It may not, however, be universally such good news for the pharmaceutical industry. The biggest drag on capital efficiency in R&D is “late” risk – that is, risk that can only be discharged at the end of the development cycle, when the vast majority of the costs have already been expended. Failure at the end of development, or worse still, in the marketplace, erodes capital returns very quickly. If the industry is forced (by the commercial landscape, rather than by regulators) to do more comparator studies of this type, then more late-stage failures will be the order of the day.
After all, the circumstances Novartis faced with Cosentyx™ were sadly not typical: the impact of anti-IL17A on moderate-to-severe plaque psoriasis is little short of a modern-day miracle. Both the number of patients seeing a 75% reduction in symptoms (on the standardized PASI scale) within a month, and the number who see at least a 90% reduction sustained for a year suggests that Cosentryx™ is, if not a cure, then the next best thing.
Armed with such impressive clinical efficacy, finding the courage to take on all-comers in transparent head-to-head trials is not so challenging. But for most drugs currently entering the late-stage pipeline, confidence of superiority across such a broad patient population is mostly absent. In many cases, companies are rushing to win a race with almost identical competitors: antibodies against PCSK9 or PD-1 for example. Where the competitive advantage (in terms of clinical profile) may be small – or even non-existent – the desire to conduct transparent head-to-head comparator trials will be notably absent.
The solution here is simple. And it is not to shy away from direct head-to-head comparator trials. Instead, the industry needs to learn to kill drugs much earlier in clinical development, before the costs mount too high, as soon as it becomes clear that the clinical profile doesn’t offer that step-change that marks out Cosentyx™ as ‘special’. Such drugs may get approved, but they will not win any prizes in comparator studies, or for that matter sales in the marketplace.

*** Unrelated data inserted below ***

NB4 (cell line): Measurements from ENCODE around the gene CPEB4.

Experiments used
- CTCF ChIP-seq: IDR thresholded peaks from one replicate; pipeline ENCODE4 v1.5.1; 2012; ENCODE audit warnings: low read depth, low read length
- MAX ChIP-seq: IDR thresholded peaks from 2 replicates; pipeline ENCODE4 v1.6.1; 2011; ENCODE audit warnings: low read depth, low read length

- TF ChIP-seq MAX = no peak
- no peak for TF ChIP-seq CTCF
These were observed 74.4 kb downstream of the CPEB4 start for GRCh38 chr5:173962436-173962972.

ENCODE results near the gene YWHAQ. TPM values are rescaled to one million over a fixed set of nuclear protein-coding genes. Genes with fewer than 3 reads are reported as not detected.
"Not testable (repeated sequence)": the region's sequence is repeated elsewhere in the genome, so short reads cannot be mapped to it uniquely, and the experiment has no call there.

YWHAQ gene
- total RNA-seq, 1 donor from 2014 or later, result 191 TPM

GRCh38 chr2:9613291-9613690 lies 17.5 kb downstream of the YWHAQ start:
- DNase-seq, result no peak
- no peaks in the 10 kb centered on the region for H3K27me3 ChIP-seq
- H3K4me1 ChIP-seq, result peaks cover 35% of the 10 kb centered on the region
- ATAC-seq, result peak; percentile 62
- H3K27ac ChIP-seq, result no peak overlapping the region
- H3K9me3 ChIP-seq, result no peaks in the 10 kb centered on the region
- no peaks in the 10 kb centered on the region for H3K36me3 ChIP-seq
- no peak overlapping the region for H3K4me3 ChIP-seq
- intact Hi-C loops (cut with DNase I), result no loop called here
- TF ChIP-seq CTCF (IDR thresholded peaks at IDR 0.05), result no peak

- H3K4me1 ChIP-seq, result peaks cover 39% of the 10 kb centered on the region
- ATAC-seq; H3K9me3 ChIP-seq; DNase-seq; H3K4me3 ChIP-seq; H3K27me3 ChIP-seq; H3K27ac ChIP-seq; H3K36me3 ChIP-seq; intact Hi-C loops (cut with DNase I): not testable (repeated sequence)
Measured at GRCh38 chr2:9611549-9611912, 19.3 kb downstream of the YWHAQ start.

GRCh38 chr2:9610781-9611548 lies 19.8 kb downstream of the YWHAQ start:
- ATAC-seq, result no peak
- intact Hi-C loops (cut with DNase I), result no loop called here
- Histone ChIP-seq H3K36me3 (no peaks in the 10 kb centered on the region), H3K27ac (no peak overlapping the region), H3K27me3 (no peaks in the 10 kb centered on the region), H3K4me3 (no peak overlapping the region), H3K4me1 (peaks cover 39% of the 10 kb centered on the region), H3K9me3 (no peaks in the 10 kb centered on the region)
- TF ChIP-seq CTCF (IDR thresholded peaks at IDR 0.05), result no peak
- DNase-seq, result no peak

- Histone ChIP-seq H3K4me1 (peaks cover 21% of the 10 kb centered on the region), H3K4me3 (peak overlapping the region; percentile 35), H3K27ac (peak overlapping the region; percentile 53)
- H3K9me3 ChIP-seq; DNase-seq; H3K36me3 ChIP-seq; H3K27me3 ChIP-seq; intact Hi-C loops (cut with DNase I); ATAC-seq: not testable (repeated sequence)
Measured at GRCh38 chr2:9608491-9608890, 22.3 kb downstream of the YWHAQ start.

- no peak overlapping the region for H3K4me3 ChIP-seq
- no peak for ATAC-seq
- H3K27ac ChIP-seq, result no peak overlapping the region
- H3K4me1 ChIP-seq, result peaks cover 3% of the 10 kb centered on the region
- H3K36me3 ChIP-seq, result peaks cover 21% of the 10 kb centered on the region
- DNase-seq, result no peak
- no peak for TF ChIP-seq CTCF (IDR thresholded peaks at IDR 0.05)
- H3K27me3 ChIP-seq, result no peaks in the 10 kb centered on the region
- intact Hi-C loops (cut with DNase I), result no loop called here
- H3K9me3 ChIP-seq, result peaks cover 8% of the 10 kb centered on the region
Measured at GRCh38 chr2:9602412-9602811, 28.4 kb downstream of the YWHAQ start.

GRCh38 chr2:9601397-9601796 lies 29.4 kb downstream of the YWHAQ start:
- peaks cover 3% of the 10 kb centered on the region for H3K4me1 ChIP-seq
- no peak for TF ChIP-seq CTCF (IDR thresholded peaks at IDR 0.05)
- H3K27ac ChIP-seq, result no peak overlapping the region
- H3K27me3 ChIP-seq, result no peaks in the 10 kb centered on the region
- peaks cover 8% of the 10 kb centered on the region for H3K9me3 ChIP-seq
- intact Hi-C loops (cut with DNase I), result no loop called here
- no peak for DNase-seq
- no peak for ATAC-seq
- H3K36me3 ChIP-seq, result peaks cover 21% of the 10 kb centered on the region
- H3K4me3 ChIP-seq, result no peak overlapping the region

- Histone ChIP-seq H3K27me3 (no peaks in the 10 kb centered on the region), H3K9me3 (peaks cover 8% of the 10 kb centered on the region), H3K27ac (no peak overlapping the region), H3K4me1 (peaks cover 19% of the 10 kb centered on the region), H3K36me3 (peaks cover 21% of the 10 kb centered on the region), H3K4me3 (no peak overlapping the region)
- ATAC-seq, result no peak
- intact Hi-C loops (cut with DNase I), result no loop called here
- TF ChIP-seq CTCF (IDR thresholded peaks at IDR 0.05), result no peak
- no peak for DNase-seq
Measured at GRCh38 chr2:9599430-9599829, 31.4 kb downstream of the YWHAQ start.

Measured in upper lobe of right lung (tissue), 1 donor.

But perhaps the most worrying lesson from the psoriasis trials is the further evidence of the shortening half-lives of the market leader products. Assuming Cosentyx™ is approved in the US, after the recent FDA panel recommendation to that effect, and quickly grabs the lion’s share of the psoriasis market, Stelara™ will join the growing band of supernovae: drugs that shined brightly very quickly, but were soon overtaken by the next innovation. Incivek™ telaprevir from Vertex Pharmaceuticals is the clearest example of a supernova drug to date. But comparator trials threaten to make it the norm rather than the exception in the future.
It is hard enough to win economic payback for investment in drug discovery and development. The worst nightmare for those of us investing in that space is shortening product life-cycles.
But for all the challenges the changing face of late-stage development present to the industry, the benefits to the patients and to society (through reduced healthcare costs) are so great that it is clearly a future we must embrace. And the only way to survive, and even thrive, in this future-world is to keep a tight lid on R&D costs – and above all only to progress into late-stage development those product candidates, like Cosentyx™, where the clinical advantage is crystal clear.
This article by DrugBaron was original published by Forbes, and can be found here